Trends in the risk of accidents and injuries and their implications for models of fatigue and performance

Aviat Space Environ Med. 2004 Mar;75(3 Suppl):A161-7.


Models based on measures of fatigue and performance make the implicit assumption that they will be successful in predicting risk. The present paper reviews the available literature on shiftwork safety in which real measures of accidents or injuries could be pinpointed in time and in which the a priori risk appeared to be constant. Three main problems for the models emerged from this review: 1) risk was significantly higher on the afternoon shift than on the morning shift; 2) the dominant peak in risk over the course of the night shift occurred at about midnight; and 3) risk increased substantially over spans of four successive nights. It is suggested that the relationship between risk and fatigue may be non-linear, that models may have overestimated the recovery during short sleeps, and that day sleeps between night shifts may be less recuperative than normally timed night sleeps of the same length.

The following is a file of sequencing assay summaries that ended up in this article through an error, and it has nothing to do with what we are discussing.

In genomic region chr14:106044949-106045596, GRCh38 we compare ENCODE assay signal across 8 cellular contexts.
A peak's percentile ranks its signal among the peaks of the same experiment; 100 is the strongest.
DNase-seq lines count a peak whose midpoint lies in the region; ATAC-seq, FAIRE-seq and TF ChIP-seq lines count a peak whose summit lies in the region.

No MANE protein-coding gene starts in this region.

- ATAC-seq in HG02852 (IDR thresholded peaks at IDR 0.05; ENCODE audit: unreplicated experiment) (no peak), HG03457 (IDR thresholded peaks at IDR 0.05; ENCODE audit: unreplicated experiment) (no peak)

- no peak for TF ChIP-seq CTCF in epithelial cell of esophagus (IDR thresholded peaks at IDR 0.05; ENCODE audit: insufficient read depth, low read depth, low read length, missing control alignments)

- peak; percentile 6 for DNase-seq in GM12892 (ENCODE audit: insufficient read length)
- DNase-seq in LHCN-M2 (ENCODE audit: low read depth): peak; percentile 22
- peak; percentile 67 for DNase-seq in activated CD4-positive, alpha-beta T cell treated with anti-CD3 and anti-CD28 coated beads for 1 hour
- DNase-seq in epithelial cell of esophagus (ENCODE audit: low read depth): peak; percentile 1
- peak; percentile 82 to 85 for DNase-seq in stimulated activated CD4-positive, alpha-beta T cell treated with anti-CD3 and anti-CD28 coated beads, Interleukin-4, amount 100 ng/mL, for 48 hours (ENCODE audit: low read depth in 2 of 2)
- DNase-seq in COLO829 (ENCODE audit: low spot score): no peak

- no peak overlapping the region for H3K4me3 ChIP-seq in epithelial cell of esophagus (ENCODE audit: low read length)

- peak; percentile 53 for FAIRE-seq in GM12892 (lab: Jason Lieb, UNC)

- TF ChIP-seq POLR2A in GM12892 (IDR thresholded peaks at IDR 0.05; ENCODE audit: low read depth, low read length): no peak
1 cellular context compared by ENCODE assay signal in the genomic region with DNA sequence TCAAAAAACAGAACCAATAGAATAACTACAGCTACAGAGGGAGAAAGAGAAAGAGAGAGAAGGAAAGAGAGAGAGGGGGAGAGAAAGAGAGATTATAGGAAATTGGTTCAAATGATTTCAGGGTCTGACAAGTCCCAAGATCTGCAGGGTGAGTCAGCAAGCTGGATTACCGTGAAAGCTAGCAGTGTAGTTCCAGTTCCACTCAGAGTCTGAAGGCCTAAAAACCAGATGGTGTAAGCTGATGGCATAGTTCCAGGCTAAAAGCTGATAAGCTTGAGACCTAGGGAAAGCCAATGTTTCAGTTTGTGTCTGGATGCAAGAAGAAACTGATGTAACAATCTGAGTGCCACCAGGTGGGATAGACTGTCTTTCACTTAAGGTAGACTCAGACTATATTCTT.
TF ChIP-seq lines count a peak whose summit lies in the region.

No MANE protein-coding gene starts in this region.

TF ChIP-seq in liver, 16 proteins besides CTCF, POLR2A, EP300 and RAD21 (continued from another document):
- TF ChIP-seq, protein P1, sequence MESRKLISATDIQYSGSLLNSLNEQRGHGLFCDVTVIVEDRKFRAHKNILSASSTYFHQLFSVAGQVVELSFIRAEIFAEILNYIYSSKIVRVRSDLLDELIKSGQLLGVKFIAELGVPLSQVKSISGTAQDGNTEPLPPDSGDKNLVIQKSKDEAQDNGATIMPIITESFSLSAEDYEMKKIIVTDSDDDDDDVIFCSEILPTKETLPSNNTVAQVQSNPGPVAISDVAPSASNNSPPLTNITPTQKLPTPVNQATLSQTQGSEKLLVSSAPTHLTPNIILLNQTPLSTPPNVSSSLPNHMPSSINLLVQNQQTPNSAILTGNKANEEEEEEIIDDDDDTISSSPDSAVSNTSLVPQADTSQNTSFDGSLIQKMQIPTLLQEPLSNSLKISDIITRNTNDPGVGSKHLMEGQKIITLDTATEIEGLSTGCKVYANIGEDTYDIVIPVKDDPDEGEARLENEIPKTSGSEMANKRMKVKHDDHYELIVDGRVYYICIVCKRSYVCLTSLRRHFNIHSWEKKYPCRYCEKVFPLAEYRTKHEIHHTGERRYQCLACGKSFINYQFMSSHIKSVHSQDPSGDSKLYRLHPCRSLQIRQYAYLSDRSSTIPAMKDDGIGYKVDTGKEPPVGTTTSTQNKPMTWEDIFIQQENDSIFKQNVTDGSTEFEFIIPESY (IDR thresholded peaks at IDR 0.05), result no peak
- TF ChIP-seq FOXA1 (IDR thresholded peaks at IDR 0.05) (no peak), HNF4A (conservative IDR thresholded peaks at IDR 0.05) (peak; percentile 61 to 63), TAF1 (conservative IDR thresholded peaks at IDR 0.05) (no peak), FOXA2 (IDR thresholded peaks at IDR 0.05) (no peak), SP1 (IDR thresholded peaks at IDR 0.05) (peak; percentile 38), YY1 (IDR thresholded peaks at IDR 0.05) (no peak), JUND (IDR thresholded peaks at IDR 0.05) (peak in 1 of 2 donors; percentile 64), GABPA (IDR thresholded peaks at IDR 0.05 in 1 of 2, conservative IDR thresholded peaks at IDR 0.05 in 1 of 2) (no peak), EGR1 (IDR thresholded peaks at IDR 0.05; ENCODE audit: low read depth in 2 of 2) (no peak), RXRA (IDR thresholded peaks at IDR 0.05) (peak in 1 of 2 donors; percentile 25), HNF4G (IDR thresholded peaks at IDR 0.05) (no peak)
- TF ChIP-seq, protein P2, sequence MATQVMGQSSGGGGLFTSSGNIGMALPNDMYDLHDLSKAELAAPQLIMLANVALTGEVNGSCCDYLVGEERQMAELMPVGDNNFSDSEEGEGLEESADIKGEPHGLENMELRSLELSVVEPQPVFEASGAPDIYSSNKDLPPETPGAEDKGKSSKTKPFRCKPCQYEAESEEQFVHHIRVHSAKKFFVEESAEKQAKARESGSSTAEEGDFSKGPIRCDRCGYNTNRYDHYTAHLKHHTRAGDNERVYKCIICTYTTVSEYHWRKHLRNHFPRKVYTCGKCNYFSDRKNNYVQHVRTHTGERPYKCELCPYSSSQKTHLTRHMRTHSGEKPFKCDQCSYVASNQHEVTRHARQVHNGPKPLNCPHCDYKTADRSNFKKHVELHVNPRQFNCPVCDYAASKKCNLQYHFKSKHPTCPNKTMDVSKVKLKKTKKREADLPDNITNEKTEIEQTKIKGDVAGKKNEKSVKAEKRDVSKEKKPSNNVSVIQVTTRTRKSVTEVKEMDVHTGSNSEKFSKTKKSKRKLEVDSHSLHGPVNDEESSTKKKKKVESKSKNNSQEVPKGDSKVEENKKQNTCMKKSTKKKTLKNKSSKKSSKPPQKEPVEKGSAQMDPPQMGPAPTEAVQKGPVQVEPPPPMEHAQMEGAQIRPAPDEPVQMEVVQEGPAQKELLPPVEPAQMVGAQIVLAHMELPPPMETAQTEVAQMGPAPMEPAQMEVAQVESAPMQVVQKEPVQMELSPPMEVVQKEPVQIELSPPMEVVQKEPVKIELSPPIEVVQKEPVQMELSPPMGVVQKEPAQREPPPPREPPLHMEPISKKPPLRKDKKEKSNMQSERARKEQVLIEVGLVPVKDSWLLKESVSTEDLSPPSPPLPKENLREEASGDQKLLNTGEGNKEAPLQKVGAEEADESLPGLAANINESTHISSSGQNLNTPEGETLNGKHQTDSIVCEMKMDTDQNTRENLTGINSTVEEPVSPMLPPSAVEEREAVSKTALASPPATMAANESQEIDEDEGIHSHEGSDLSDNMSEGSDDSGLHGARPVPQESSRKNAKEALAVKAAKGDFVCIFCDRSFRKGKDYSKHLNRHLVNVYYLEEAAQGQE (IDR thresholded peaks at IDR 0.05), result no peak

Publication types

  • Review

MeSH terms

  • Accidents / statistics & numerical data*
  • Circadian Rhythm / physiology
  • Fatigue / complications*
  • Humans
  • Models, Biological*
  • Nonlinear Dynamics
  • Risk Assessment
  • Risk Factors
  • Safety
  • Work Schedule Tolerance / physiology*
  • Wounds and Injuries / epidemiology*
  • Wounds and Injuries / prevention & control